The Life Magazine debacle shaped much of Parks’ later work. According to Lombino, “This really shaped Parks. He thought this was his chance to really get through to people and explore race in an honest way but it all blew up. After that, he really wanted to have more influence and control of his work. He wanted to take back what was taken from him in the published piece.”

The exhibit was first on display at the New Orleans Museum of Art (NOMA), where Lom­bino knew the curator, Russell Lord. It then made its way to Grinnell College. Here, Lom­bino said she realized how relevant the exhibit could be at Vassar and worked with Grinnell and NOMA to bring the exhibit to campus. “It has a lot of tie-ins with issues we are experi­encing and dealing with on campus. Parks real­ly wanted to explore race and class. There is so much behind the pictures themselves and the greater story of the Life Magazine article that comments on these themes,” she explained.

These black and white photographic still lives from Harlem in the 1940s constitute the very vestiges of the antecedent Harlem Renais­sance. The context and means by which Parks became a significant figure in American social realist art are critical to a more comprehensive understanding of not only Parks but also con­temporary African-American culture.

Art History major Sophie Asakura ’17 not­ed the important perspective this exhibit will bring to the Loeb in an emailed statement. She explained, “I think the inclusion of documen­tary photography in our museum is an import­ant contribution to its status as an educational tool. The show will help us think twice about mainstream media and its relationship with the individual artistic process, race and the creation of narrative.”

Parks was born on November 30, 1912 in Fort Scott, Kansas, where segregation and racial discrimination were beyond present. He pur­chased his first camera, a Voigtländer Brilliant, at a pawnshop in Seattle. His first roll of pho­tographs grabbed the attention of developers at a women’s clothing store in Minnesota. Af­ter seeing Parks’ photographs, in 1940, Marva Louis, wife of boxer Joe Louis, advised Parks to move to Chicago, and so he did. Chicago gave Parks the opportunity to explore the Afri­can-American community and, thereby, an op­portunity to find his original angle as a photog­rapher. His photographic endeavors eventually took him to the Farm Security Administration (FSA), where he studied under Roy Stryker. His work flourished under Stryker. Parks con­tinued his photographic encounters with the African-American community, including fash­ion, sports, racism, Malcolm X and Muham­mad Ali. Parks was also an active writer, paint­er, musician, composer and film director. Plain and simple, a true Renaissance Man he was.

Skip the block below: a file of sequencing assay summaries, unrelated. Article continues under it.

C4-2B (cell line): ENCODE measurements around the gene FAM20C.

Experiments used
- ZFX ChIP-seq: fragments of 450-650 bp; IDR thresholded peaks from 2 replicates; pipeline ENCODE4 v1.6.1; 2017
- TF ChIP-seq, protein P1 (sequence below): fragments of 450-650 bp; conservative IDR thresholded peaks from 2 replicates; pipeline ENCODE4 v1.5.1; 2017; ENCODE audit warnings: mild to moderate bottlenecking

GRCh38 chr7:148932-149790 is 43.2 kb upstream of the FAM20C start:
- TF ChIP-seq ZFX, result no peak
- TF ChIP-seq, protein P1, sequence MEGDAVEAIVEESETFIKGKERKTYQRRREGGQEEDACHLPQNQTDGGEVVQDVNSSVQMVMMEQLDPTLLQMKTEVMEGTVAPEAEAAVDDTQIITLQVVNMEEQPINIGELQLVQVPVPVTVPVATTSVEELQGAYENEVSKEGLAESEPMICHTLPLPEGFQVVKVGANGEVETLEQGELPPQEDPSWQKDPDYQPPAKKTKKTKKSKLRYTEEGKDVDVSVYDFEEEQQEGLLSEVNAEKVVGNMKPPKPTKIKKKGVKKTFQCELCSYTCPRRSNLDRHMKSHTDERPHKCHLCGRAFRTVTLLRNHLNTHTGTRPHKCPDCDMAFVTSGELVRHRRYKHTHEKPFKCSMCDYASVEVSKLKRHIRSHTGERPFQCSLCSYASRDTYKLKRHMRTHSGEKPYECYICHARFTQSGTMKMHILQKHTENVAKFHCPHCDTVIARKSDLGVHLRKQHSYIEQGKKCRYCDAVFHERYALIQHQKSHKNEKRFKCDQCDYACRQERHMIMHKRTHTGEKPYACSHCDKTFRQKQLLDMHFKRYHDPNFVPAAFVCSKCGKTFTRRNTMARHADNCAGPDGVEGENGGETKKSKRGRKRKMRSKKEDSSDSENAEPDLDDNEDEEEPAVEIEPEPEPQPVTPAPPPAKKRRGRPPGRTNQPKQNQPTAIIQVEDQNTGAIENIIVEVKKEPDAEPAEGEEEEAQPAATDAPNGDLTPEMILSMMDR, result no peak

Pindyck Intern for the Loeb, Alex Raz ’16, was responsible for making sure visi­tors learned about this additional collection of Parks’ works. He explained, “In this role I helped with the exhibition checklist, and I helped layout the exhibition. Also, I did a good deal of general research for myself. The most significant part of this role though was creat­ing a website for the iPad to display in the gal­lery to highlight the many other parts of Parks’ career that aren’t included in the exhibition’s focus.”

But ultimately, Parks’ body of work as a whole had a powerful cultural influence. “He radically changed photo-journalism, and con­fronted a white audience with truths about their own place and power,” said Raz. “The exhibition opens up a variety of questions that are germane not only to this campus, but race relations in the United States, such as how art­ists of color navigate a white-dominated envi­ronment, issues of entitlement in co-opting the stories and art of people of color, and looking at Parks’ whole career, examining the struggle to fight oppression from an inherently op­pressive environment.”